Chapter 12 (Family, Farmers or Fisherman) and Chapter 13 (Individual wage earns) provide additional reorganization options, but these are more complex.

When the debtor company cannot be rescued, Chapter 7 provides an opportunity to liquidate the debtor company’s assets. In such situations, a court-appointed trustee supervises the proceedings. All creditors must then submit their claims to the trustee within ten days of publication of the bankruptcy ruling. Once the list of creditors has been established, the assets may be auctioned and the proceeds distributed among the creditors according to their priority ranking. In practice, most states protect the debtors’ personal assets and there is therefore a possibility for a corporate bankruptcy to be listed as a ‘no asset’ case. This means that after liquidating the debts, the likelihood of any distribution to creditors is zero. Should sufficient assets be located, creditors would be notified and given time to file a proof of claim.
Complex priority rules normally apply while distributing the proceeds to the creditors. Administrative and attorney fees would normally be considered first, followed by employee wages and benefits, federal and state taxes. Secured creditors would come next, followed by priority creditors, unsecured creditors and shareholders.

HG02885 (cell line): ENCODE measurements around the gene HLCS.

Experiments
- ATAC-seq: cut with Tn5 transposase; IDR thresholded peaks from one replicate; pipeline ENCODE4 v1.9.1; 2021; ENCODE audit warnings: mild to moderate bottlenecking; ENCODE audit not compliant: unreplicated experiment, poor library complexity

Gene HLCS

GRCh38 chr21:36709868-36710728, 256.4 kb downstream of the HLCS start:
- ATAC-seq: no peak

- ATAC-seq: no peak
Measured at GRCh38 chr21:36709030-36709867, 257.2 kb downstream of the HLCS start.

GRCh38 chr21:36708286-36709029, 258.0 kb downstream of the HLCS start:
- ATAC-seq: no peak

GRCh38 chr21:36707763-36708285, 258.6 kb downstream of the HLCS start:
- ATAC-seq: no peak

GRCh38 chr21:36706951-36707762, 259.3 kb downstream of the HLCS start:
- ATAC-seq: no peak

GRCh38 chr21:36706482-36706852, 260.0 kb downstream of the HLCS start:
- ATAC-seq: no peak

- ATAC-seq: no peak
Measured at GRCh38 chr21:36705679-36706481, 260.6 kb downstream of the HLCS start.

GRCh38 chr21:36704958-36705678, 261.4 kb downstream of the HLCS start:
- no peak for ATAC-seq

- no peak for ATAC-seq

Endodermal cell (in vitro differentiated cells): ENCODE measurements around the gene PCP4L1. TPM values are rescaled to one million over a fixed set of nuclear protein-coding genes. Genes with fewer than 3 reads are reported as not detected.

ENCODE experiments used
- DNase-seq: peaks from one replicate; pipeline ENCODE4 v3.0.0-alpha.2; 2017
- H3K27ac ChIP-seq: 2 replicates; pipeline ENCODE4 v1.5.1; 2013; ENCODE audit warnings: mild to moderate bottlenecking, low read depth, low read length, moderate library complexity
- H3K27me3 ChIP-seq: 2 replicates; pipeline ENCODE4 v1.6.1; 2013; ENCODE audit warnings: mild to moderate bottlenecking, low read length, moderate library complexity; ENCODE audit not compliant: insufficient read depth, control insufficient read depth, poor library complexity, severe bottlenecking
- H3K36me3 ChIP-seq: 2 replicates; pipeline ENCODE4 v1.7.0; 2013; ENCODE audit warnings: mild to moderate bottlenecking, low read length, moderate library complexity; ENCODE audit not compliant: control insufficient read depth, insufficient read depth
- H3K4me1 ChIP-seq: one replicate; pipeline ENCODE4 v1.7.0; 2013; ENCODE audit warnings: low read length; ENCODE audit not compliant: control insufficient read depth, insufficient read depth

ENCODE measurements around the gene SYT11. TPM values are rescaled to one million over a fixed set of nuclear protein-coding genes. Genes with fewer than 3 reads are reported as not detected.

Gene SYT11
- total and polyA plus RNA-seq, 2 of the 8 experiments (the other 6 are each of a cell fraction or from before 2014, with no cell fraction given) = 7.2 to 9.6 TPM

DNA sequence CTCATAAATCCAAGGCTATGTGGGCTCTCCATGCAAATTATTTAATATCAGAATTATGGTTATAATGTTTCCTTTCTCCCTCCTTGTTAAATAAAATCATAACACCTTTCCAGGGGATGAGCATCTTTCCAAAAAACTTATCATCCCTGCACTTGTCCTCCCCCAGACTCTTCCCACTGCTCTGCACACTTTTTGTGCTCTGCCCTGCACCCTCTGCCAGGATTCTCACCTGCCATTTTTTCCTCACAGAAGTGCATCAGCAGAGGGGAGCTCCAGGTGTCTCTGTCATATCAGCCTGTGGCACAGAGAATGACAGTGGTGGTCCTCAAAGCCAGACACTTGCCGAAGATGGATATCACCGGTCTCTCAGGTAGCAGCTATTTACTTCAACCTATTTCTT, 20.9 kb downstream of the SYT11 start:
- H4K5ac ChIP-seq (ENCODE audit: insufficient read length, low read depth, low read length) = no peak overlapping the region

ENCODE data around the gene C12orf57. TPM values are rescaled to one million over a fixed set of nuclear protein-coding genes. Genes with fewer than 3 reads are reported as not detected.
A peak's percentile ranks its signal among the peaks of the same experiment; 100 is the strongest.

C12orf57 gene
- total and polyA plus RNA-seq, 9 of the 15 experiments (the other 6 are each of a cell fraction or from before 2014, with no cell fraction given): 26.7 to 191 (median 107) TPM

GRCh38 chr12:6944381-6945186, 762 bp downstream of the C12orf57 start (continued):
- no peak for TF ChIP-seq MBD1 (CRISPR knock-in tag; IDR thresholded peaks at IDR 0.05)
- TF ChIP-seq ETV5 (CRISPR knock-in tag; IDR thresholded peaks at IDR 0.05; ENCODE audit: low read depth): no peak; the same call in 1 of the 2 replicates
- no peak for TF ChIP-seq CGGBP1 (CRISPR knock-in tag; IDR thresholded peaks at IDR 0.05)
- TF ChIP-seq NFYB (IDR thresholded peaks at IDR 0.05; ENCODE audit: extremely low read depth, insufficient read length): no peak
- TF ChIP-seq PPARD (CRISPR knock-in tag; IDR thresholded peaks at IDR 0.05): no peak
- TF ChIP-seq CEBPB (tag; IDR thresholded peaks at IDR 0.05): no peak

Administrators and trustees may request the courts to cancel certain transactions concluded prior to the insolvency proceedings. In particular, any measure taken by the debtor deemed fraudulent or detrimental to the creditors would typically be void. Various suspect periods ranging from 90 days to six years may apply. Most of the time, one can negotiate when confronted with a preference action and settle the amount being claimed.
Often, unsecured creditors could wait for two to five years or more before knowing whether or not they will be entitled to receive part of the liquidation’s proceeds. Some cases have run as long as ten years.
A proof of claim form, statement of account, invoices and any other documents that evidence the debt.